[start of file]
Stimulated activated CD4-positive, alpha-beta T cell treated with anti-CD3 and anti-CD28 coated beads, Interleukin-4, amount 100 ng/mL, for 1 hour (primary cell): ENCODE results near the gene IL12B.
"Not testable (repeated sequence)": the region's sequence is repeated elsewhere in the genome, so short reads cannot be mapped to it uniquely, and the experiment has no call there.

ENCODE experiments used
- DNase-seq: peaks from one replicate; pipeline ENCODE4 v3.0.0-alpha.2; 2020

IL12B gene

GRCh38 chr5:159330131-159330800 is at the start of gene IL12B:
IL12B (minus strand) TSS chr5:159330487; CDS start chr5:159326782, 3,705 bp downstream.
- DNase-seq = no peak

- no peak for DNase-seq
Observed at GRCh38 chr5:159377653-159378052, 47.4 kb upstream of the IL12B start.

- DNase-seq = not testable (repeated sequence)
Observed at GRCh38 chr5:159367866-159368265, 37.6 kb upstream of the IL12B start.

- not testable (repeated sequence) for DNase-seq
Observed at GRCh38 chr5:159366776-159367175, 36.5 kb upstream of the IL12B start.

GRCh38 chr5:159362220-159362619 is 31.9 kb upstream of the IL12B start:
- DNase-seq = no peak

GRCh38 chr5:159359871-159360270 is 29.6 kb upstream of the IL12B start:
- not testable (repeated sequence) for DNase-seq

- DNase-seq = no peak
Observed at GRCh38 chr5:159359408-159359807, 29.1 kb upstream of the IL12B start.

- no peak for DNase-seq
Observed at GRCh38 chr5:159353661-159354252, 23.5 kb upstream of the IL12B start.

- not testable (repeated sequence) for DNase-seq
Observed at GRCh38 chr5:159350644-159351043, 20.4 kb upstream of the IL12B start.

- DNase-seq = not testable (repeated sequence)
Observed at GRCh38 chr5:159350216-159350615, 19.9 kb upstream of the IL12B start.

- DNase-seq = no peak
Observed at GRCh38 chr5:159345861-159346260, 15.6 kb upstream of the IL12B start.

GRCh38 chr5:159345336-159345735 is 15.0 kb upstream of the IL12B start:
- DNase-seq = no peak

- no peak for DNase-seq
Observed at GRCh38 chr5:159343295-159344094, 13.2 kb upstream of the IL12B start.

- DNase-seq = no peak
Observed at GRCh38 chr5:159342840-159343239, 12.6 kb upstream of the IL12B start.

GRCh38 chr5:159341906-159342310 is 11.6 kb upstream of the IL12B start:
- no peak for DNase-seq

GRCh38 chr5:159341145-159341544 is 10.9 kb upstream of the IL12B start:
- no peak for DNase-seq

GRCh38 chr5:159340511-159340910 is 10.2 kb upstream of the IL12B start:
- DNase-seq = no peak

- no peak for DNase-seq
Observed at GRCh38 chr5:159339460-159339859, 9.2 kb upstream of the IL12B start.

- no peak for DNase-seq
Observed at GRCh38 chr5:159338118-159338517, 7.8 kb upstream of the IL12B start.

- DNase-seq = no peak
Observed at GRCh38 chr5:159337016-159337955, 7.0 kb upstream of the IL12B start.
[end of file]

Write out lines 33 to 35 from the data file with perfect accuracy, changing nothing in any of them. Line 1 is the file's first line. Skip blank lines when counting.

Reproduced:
- DNase-seq = no peak
Observed at GRCh38 chr5:159342840-159343239, 12.6 kb upstream of the IL12B start.

GRCh38 chr5:159341906-159342310 is 11.6 kb upstream of the IL12B start: